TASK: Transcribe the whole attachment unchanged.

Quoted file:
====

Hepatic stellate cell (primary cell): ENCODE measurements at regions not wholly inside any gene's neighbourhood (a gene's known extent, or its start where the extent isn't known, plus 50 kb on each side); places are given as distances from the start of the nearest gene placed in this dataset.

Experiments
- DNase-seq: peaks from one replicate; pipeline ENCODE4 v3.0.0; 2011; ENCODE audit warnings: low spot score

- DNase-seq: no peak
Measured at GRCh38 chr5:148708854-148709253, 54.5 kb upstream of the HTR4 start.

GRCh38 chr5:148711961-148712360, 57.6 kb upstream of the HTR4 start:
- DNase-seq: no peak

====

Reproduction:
Hepatic stellate cell (primary cell): ENCODE measurements at regions not wholly inside any gene's neighbourhood (a gene's known extent, or its start where the extent isn't known, plus 50 kb on each side); places are given as distances from the start of the nearest gene placed in this dataset.

Experiments
- DNase-seq: peaks from one replicate; pipeline ENCODE4 v3.0.0; 2011; ENCODE audit warnings: low spot score

- DNase-seq: no peak
Measured at GRCh38 chr5:148708854-148709253, 54.5 kb upstream of the HTR4 start.

GRCh38 chr5:148711961-148712360, 57.6 kb upstream of the HTR4 start:
- DNase-seq: no peak